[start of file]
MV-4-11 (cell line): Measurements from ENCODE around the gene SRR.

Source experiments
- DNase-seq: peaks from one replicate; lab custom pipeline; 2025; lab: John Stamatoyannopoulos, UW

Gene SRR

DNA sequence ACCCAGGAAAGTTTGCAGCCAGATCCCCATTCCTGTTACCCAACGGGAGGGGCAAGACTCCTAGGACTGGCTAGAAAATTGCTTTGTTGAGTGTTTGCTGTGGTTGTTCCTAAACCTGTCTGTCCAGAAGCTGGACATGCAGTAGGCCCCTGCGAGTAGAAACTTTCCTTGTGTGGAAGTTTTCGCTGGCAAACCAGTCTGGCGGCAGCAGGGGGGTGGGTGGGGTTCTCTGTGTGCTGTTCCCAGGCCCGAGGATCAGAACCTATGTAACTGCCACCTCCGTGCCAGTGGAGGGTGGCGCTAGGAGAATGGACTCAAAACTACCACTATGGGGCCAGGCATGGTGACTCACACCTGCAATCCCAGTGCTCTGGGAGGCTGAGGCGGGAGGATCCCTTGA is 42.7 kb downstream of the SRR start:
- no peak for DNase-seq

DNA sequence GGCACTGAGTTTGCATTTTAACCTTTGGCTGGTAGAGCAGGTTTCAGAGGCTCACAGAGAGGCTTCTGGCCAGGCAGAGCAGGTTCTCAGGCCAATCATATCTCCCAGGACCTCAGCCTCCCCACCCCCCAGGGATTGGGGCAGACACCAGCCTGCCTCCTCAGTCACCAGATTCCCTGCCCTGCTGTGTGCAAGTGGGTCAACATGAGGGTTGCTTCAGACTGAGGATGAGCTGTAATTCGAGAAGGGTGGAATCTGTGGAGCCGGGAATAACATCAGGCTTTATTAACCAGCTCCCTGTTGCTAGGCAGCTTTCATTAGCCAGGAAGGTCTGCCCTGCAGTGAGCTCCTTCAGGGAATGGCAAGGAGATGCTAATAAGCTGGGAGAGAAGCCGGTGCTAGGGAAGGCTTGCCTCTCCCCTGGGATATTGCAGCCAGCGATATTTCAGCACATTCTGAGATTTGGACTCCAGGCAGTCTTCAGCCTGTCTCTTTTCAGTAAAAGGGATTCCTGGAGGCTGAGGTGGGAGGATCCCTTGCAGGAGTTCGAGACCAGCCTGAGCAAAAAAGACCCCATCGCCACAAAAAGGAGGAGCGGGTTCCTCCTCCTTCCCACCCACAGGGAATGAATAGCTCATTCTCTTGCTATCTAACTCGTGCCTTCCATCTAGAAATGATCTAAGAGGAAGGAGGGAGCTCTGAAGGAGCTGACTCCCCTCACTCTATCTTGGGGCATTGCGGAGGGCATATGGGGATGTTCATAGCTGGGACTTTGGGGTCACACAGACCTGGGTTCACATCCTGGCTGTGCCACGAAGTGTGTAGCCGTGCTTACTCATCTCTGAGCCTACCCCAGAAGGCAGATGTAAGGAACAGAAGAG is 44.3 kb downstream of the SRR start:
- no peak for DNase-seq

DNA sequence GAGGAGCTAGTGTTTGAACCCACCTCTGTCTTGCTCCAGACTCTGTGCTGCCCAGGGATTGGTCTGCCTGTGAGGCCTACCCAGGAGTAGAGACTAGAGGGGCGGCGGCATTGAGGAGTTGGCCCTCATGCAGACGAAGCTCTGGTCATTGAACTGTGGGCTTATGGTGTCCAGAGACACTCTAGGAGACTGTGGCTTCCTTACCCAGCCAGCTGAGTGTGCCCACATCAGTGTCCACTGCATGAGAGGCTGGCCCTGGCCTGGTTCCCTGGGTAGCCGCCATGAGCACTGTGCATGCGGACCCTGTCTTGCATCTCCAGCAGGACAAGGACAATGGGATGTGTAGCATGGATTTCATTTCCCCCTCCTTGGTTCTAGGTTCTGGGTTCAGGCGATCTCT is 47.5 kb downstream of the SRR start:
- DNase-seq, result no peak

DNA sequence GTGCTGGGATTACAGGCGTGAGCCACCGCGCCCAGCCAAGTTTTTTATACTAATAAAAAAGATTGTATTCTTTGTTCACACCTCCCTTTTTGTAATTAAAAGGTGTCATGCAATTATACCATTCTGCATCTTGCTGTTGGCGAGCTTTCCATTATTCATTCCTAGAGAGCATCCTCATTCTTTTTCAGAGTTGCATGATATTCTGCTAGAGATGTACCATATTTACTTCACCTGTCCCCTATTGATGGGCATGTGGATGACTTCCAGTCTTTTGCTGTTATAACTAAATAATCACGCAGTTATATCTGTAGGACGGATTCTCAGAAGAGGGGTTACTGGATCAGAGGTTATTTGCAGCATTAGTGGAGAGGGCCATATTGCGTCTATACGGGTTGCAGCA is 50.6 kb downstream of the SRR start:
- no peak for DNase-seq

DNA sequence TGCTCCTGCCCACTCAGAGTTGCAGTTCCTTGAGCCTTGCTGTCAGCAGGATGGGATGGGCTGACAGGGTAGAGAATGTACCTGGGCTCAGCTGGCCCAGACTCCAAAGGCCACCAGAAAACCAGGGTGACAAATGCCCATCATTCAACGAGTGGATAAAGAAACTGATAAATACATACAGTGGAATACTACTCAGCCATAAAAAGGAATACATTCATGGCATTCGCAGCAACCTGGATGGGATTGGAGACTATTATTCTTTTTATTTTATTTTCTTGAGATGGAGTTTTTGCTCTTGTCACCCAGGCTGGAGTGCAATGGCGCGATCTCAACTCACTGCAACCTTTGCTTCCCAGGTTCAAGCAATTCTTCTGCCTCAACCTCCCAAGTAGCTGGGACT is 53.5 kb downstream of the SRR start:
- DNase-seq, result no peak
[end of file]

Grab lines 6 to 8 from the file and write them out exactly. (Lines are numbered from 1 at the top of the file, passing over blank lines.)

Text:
- no peak for DNase-seq

DNA sequence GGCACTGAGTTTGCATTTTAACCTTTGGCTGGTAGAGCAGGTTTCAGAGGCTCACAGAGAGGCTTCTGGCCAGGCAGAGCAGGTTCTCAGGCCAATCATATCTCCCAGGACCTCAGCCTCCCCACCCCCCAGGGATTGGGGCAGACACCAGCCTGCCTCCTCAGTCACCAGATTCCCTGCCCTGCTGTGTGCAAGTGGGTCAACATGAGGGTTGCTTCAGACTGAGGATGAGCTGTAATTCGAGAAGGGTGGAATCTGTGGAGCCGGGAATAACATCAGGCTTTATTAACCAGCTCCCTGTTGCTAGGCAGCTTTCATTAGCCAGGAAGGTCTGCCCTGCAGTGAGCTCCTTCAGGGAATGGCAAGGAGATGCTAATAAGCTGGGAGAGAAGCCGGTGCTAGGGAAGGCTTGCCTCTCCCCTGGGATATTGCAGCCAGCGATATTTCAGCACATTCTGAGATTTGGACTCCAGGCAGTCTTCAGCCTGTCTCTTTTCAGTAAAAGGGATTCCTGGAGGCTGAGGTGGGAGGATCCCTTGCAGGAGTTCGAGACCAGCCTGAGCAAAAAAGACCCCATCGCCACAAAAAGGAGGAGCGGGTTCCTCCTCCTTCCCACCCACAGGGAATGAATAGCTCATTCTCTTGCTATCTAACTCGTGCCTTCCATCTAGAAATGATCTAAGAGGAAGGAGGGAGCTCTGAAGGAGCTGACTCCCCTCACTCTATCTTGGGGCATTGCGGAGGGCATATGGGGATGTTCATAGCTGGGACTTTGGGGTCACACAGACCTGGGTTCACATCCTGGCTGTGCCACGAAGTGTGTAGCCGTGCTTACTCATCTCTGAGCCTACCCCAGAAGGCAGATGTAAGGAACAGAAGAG is 44.3 kb downstream of the SRR start:
- no peak for DNase-seq